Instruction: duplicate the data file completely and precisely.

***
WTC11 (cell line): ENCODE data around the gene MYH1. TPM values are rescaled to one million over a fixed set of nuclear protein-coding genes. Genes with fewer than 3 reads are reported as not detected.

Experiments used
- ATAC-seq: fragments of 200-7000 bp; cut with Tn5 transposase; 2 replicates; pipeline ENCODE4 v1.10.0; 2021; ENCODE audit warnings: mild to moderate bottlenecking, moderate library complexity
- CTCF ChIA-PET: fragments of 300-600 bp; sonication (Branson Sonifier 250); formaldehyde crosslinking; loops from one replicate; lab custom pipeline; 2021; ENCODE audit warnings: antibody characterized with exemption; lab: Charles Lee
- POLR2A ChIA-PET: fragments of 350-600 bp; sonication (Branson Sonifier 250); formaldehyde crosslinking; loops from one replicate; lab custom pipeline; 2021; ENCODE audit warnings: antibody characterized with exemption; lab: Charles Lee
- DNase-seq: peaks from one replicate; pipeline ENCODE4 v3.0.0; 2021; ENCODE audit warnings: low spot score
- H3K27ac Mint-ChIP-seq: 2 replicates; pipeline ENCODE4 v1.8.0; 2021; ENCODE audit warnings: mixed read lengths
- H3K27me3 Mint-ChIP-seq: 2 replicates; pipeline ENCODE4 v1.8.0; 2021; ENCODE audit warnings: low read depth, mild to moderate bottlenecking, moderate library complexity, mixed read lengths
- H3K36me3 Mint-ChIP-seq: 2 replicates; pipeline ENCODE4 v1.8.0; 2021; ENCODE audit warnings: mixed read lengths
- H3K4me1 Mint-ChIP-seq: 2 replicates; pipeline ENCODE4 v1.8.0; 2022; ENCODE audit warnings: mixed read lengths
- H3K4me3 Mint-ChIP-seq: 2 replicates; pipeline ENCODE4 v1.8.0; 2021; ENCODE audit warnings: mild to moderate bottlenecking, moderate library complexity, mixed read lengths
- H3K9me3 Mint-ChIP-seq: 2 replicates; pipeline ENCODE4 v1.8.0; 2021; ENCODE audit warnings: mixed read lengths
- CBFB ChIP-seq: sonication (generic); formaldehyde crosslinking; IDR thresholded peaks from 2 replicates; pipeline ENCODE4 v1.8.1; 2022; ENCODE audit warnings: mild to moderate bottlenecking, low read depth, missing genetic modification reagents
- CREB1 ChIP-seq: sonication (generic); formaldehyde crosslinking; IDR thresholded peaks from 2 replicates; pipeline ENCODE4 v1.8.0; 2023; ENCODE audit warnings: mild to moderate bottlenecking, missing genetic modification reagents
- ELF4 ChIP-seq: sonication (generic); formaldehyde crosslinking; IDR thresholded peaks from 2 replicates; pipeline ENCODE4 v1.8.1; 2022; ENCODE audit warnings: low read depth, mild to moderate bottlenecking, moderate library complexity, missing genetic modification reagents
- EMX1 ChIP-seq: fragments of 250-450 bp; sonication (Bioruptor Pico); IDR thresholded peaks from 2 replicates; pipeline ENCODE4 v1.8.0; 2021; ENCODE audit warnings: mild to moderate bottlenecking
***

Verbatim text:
WTC11 (cell line): ENCODE data around the gene MYH1. TPM values are rescaled to one million over a fixed set of nuclear protein-coding genes. Genes with fewer than 3 reads are reported as not detected.

Experiments used
- ATAC-seq: fragments of 200-7000 bp; cut with Tn5 transposase; 2 replicates; pipeline ENCODE4 v1.10.0; 2021; ENCODE audit warnings: mild to moderate bottlenecking, moderate library complexity
- CTCF ChIA-PET: fragments of 300-600 bp; sonication (Branson Sonifier 250); formaldehyde crosslinking; loops from one replicate; lab custom pipeline; 2021; ENCODE audit warnings: antibody characterized with exemption; lab: Charles Lee
- POLR2A ChIA-PET: fragments of 350-600 bp; sonication (Branson Sonifier 250); formaldehyde crosslinking; loops from one replicate; lab custom pipeline; 2021; ENCODE audit warnings: antibody characterized with exemption; lab: Charles Lee
- DNase-seq: peaks from one replicate; pipeline ENCODE4 v3.0.0; 2021; ENCODE audit warnings: low spot score
- H3K27ac Mint-ChIP-seq: 2 replicates; pipeline ENCODE4 v1.8.0; 2021; ENCODE audit warnings: mixed read lengths
- H3K27me3 Mint-ChIP-seq: 2 replicates; pipeline ENCODE4 v1.8.0; 2021; ENCODE audit warnings: low read depth, mild to moderate bottlenecking, moderate library complexity, mixed read lengths
- H3K36me3 Mint-ChIP-seq: 2 replicates; pipeline ENCODE4 v1.8.0; 2021; ENCODE audit warnings: mixed read lengths
- H3K4me1 Mint-ChIP-seq: 2 replicates; pipeline ENCODE4 v1.8.0; 2022; ENCODE audit warnings: mixed read lengths
- H3K4me3 Mint-ChIP-seq: 2 replicates; pipeline ENCODE4 v1.8.0; 2021; ENCODE audit warnings: mild to moderate bottlenecking, moderate library complexity, mixed read lengths
- H3K9me3 Mint-ChIP-seq: 2 replicates; pipeline ENCODE4 v1.8.0; 2021; ENCODE audit warnings: mixed read lengths
- CBFB ChIP-seq: sonication (generic); formaldehyde crosslinking; IDR thresholded peaks from 2 replicates; pipeline ENCODE4 v1.8.1; 2022; ENCODE audit warnings: mild to moderate bottlenecking, low read depth, missing genetic modification reagents
- CREB1 ChIP-seq: sonication (generic); formaldehyde crosslinking; IDR thresholded peaks from 2 replicates; pipeline ENCODE4 v1.8.0; 2023; ENCODE audit warnings: mild to moderate bottlenecking, missing genetic modification reagents
- ELF4 ChIP-seq: sonication (generic); formaldehyde crosslinking; IDR thresholded peaks from 2 replicates; pipeline ENCODE4 v1.8.1; 2022; ENCODE audit warnings: low read depth, mild to moderate bottlenecking, moderate library complexity, missing genetic modification reagents
- EMX1 ChIP-seq: fragments of 250-450 bp; sonication (Bioruptor Pico); IDR thresholded peaks from 2 replicates; pipeline ENCODE4 v1.8.0; 2021; ENCODE audit warnings: mild to moderate bottlenecking